by Structured Settlement Watchdog
Mistakes people make when selling their payments, according to CBC Settlements, with my commentary:
1. Not doing your homework- Research the company before getting a quote. Check with your state’s Attorney General’s Office and the Better Business Bureau’s website to see if they’ve had complaints about their business practices.
Comments: The structured settlement watchdog adds that the Better Business Bureau is often used by settlement purchasers as a measure of credibility. Yet we have found that in certain places the BBB, which operates on a franchise system, maintains an A+ rating on certain companies despite being put on notice of overwhelming documented evidence of unethical business practices such as submission of false information in listings, including admissions made by a business.
Others may be acting as investment advisers even though they do not have the proper licenses. Beware of strategies to sell your structured settlement and place the proceeds into mutual funds or other variable investments where the risk profile is greater than the structured settlement that you are receiving
2. Not reading your paperwork – Watch for hidden fees or other costs. It is important to know what you’re paying before you sign. If you don’t understand the wording get advice from an independent third party.
Comments: Yes. When someone hurries you and just says "sign here, sign here" be afraid, be very afraid. Some companies, particularly if you have been lured to Florida under dubious circumstances, will prepare an affidavit "so you don't have to appear in court". [see #5 below] We have observed affidavits that didn't sound anything like the person that signed them.
3. Getting only one quote – Don’t rush into a transaction with the first or only offer you receive. Shop around and make sure you’re getting the most money.
Comments: Didn't your mama tell "you that you better shop around" [ like Angie Miller sang or, if you are of a certain age, maybe Smokey Robinson or Toni Tenille did too]
4 Using a broker – Why pay part of your money someone else? By calling around to different companies you can get competitive quotes without the expense of a middleman.
Comments There are brokers who can get you a better deal than a so-called direct funder and a good broker will save you time. There are also brokers, particularly those that have relevant financial credentials and patience, who will save you from doing something stupid. One "direct funder' likes to get you to sell the front end of guaranteed payments, effectively setting you up so that when you run through the amount you received as "cash now" you will go to them and cannabilize more of your financial security. Work with who you feel the most comfortable with and make sure they have credentials. Also bear in mind that many of so-called direct funders pay have affiliate marketers and may tons of commissions to these folks for generating leads.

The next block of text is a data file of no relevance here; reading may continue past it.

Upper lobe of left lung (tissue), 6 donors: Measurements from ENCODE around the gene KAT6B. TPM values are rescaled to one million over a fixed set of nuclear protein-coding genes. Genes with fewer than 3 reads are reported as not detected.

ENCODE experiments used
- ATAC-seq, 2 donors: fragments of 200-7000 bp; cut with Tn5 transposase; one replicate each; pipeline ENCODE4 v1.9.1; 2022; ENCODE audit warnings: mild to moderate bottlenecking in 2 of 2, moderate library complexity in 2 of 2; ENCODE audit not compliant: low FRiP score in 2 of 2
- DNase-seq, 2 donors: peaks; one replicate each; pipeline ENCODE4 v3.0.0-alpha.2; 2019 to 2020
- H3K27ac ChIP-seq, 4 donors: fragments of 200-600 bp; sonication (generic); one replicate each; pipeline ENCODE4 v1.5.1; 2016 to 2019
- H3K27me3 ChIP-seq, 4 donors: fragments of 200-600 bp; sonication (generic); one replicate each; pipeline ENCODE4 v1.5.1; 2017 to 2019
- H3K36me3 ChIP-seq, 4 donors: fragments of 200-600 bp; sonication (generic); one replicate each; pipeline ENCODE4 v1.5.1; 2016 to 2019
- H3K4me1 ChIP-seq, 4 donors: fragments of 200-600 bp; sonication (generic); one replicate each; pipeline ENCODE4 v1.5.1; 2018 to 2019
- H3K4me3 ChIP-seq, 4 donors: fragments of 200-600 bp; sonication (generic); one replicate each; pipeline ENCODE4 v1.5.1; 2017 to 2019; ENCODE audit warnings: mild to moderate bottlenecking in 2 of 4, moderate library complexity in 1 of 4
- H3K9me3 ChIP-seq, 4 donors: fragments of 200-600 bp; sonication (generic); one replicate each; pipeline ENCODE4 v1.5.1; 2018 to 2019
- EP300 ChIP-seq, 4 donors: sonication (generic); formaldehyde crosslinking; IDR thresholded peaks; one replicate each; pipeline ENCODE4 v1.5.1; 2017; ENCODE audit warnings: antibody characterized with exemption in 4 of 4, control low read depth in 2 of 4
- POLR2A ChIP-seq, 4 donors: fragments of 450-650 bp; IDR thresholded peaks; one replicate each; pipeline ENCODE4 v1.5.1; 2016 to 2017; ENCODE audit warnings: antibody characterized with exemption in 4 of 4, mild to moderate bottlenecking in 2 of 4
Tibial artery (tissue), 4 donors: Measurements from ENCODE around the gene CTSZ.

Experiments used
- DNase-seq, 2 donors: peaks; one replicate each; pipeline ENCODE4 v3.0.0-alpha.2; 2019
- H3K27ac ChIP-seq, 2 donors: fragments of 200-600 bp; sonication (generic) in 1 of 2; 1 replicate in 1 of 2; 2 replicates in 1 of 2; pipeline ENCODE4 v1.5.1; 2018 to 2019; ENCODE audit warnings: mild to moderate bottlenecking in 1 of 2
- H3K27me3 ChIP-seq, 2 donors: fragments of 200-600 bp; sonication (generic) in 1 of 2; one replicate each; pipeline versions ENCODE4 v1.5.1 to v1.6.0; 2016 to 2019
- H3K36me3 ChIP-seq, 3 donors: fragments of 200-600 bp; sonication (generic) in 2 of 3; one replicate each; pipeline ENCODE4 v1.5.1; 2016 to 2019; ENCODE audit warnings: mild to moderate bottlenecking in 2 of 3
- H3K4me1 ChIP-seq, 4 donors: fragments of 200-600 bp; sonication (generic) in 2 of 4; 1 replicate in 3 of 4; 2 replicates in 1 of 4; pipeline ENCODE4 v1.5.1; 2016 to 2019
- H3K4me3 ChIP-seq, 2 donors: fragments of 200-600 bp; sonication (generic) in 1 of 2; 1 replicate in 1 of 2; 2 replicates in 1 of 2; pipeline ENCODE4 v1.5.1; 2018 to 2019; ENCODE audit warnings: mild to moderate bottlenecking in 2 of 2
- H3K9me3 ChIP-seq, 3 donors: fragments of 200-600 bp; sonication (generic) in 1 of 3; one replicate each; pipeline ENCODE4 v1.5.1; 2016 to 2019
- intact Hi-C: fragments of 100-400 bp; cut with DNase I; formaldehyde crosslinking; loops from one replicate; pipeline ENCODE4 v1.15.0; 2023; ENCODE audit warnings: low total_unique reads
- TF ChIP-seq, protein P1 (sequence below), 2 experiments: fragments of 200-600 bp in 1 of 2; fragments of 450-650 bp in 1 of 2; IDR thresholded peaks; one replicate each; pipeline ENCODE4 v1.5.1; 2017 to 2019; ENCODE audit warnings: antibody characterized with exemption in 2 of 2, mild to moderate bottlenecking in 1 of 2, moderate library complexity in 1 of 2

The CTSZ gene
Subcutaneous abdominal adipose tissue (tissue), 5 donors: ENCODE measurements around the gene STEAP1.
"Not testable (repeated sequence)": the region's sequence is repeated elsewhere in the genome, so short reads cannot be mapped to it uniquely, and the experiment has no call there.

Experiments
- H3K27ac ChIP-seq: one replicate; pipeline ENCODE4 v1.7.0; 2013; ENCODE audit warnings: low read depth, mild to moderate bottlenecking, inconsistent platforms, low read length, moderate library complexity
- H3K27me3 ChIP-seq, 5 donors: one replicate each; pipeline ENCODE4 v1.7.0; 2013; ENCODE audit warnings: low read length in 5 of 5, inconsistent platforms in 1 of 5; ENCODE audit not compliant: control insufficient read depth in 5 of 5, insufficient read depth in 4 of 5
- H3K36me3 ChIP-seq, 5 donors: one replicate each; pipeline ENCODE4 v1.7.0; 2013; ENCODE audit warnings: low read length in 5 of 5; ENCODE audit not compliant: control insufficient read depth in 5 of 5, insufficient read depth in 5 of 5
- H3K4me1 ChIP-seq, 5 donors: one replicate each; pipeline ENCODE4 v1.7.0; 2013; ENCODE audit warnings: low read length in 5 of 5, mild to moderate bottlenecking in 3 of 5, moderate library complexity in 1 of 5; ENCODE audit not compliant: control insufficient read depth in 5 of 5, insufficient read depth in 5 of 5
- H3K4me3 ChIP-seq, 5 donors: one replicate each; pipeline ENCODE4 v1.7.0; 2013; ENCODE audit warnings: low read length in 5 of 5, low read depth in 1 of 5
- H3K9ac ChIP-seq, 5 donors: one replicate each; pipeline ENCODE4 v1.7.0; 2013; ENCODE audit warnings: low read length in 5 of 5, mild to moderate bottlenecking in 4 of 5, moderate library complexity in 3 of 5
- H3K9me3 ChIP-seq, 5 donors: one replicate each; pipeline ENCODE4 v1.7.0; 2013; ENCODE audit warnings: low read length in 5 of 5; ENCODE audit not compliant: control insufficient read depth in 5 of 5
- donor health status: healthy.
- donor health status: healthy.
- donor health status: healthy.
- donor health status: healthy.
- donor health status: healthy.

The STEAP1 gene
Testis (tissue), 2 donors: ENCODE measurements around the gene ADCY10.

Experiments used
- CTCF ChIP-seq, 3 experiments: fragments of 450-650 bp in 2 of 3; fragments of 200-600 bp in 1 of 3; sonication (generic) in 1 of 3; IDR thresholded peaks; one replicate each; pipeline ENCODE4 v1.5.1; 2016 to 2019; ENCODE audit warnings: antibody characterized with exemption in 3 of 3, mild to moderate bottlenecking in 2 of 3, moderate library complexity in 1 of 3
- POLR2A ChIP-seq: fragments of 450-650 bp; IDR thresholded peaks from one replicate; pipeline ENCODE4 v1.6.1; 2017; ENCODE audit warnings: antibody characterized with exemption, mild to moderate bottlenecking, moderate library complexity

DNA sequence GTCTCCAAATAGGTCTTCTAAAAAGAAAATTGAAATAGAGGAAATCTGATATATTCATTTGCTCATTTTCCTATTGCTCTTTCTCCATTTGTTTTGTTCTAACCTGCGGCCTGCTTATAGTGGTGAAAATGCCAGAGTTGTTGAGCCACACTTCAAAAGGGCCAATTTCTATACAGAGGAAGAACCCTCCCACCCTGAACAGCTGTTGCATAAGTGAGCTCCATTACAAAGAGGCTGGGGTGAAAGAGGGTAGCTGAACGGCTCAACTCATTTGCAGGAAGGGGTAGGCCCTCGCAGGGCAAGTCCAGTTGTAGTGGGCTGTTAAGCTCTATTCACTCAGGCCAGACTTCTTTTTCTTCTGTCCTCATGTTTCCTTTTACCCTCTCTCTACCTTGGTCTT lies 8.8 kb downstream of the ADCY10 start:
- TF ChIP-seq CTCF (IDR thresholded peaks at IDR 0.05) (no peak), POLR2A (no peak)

5. Not showing up for court – It is always in your best interest to go to court to explain your situation to the judge. Don’t let others determine your fate.
Comments: Yes, Yes, Yes! One of the most important tips for those who need to sell structured settlement payments. Not going to court for your "best interest" hearing weakens your line of protection against getting hosed, particularly if you have been lured to Florida under dubious circumstances after being turned down in your home state, in what is known as forum shopping. As previously written, the worst forum shopping and churning cases that I have observed involve non appearances. Cash now pushers in such cases have preyed on your desperation and made you complicit in the fraud so they know you're less likely to snitch on them. Keep all communications for your records.
6. Bonus tip: Just because your financial situation is pressing doesn’t mean you should make hasty decisions. Do your homework and make an informed decision.